Making coffee using an old-fashioned stovetop coffee percolator doesn’t have a great reputation.
Many coffee experts consider this the worst way to brew coffee. However, with a bit of patience and practice, you can learn how to use an old-fashioned coffee percolator.
- Why Make Old-fashioned Percolator Coffee?
- Why it Has Become Less Popular
- Making Old-fashioned Percolator Coffee
- Let’s Start Brewing
- FINAL VERDICT
Why Make Old-fashioned Percolator Coffee?
Of course, making your own coffee using an old-fashioned coffee percolator is not nearly as convenient as using a modern electric coffee maker or buying takeaway coffee. Still, there’s something oddly soothing about brewing coffee like this.
Perhaps it’s the simple method or it could be the nostalgia of making a cup of coffee the way they did in the good old days. Whatever it may be, making coffee with an old-fashioned percolator is easy, and every coffee enthusiast should give it a try.
Why it Has Become Less Popular
You may be wondering why such a simple method of brewing a great cup of Joe has become less popular among coffee drinkers. There are a few reasons, the main ones being:
- The coffee’s taste. Many people find that percolator coffee is too strong and bitter for their liking.
- Time-consuming. Brewing your coffee with a percolator takes a lot longer than other coffee brewing methods. Plus, you need to monitor the percolator as it brews, which many consider inconvenient.
- It’s old-fashioned. Brewing coffee with a percolator is the method our grandparents and parents did before modern technology gave us faster, more convenient machines.
Whether you agree with these reasons or not, the reality is that there are very few coffee drinkers who still use this brewing method. However, there are still a few who swear by old-fashioned percolators.
Making Old-fashioned Percolator Coffee
Let’s have a look at how to make old-fashioned coffee using a stovetop percolator. Before you start, you need to gather everything you need to make your coffee from your percolator coffee pot.
What you need
The list has pretty basic tools and ingredients which shouldn’t be hard to find.
Let’s Start Brewing
When you have all your tools and ingredients, you can get started on making your old-fashioned percolator coffee.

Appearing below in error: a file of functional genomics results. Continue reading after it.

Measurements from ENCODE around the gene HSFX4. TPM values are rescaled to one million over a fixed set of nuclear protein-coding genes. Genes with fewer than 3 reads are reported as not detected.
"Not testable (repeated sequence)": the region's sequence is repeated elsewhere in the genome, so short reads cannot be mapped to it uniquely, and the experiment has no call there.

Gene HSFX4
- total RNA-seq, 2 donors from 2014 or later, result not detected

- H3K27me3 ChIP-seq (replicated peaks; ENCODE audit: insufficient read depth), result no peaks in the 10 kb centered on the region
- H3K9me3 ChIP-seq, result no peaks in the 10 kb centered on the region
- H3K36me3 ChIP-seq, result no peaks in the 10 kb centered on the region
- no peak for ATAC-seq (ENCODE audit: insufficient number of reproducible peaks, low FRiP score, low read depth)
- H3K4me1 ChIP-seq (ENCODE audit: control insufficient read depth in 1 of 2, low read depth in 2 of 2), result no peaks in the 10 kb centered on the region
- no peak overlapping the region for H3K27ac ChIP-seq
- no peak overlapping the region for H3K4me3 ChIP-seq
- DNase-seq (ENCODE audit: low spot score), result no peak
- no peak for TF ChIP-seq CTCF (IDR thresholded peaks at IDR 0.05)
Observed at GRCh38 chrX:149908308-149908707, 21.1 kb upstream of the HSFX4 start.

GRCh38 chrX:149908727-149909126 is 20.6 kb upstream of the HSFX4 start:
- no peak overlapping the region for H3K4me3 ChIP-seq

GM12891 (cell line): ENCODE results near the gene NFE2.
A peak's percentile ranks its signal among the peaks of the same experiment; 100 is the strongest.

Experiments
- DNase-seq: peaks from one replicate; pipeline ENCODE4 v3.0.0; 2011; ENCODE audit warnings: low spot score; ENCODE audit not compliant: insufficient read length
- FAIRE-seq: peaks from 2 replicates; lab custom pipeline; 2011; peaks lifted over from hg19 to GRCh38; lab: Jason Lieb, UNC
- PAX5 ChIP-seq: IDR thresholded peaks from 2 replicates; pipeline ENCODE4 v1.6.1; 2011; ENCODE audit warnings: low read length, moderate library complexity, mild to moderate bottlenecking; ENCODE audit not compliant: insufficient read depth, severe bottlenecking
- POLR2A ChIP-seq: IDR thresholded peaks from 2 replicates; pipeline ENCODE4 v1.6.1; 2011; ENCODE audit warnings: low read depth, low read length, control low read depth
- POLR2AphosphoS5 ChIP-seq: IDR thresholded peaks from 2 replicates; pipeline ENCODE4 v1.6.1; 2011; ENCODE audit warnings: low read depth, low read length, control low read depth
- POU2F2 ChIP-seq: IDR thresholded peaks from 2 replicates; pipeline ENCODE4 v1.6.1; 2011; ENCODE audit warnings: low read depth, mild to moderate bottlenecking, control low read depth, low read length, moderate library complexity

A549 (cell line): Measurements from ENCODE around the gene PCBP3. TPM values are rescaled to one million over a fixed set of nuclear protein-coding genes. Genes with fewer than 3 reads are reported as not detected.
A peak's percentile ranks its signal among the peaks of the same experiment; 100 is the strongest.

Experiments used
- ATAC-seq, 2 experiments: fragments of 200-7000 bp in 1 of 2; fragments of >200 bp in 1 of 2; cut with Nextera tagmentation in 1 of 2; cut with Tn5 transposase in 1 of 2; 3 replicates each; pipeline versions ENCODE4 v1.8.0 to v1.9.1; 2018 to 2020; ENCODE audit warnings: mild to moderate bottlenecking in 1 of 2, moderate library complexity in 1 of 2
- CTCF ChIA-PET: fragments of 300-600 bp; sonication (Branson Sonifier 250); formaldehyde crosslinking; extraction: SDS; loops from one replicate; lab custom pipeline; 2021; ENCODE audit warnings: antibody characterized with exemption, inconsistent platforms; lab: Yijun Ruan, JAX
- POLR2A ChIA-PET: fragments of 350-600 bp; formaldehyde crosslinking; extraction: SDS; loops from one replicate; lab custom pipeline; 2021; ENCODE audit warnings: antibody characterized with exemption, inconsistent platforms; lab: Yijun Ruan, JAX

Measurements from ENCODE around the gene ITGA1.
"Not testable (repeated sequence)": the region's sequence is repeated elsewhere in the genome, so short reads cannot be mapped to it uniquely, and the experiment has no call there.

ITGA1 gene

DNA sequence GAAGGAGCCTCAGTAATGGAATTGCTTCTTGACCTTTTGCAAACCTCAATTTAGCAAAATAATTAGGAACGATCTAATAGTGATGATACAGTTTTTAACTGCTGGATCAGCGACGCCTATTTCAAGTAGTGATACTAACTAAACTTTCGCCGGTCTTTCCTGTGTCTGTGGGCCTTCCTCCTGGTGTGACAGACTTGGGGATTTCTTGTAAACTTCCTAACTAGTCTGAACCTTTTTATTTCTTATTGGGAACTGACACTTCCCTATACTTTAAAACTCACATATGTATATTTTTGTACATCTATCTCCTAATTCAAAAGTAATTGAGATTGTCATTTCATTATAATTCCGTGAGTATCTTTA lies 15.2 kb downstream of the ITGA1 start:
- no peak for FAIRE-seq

- Grind the coffee beans Consider how many cups you need to make. You need one tablespoon of coffee for every 8 ounces of water. When grinding the beans, ensure you set them to coarse ground. Finely ground coffee will make its way into the water and the coffee.
- Add water. Add the water to the percolator’s reservoir. Check that you have correctly matched the water to the coffee so it isn’t too strong or weak.
- Add the coffee chamber and tube. Most percolators are identical, so they all have a coffee chamber and a tube that the water percolates through. Once the water is in the percolator, add the chamber and tube to the percolator.
- Put the grounds into the basket. Add the coffee grounds into the percolator’s basket. Don’t use too many grounds – even if it looks like it is too little, this sort of coffee is stronger than other brewed coffee. Stick with the ratio and it should be perfect.
- Heat the percolator. Put your stove on medium heat and put your percolator in the middle of the heating element. It is vital that the water heats slowly, allowing it to almost reach boiling point without actually boiling. Adjust the heat carefully and slowly if needed.
- Monitor your coffee. Listen for a sputtering, gurgling sound in the top chamber. The faster the sputtering, the hotter the water is. The stove is at the right temperature when the sputtering occurs every 2 – 3 seconds. If it is faster, the element is too hot.
- Continue percolating. Once you have reached the optimal temperature, let it percolate for around 10 minutes while keeping a close eye on the sputtering. If you prefer weaker coffee, percolate the coffee for less time. This may take a bit of experimenting to get a perfect strength.
- Take the percolator off the stove and remove the coffee grounds. Once finished, remove the percolator from the stove. Use an oven mitt as it will be hot. Open the lid and take out the ground immediately. If left in, they could spill into your coffee cup when you pour the coffee out. If this does occur, leave the coffee for a minute so the grounds sink to the bottom of the cup, and remember they are there as you drink.
- Enjoy a delicious cup of percolated coffee. Add cream, milk, or sugar to your cup and make it just the way you like it. Then, sit back and enjoy.
Old-fashioned percolator coffee may not be as popular as it once was. And while it is a slow method of brewing a strong cup of coffee, there is nothing quite like it. Despite how complicated it may look, it is easy to make, and percolators make the coffee stronger than even a drip maker could hope for.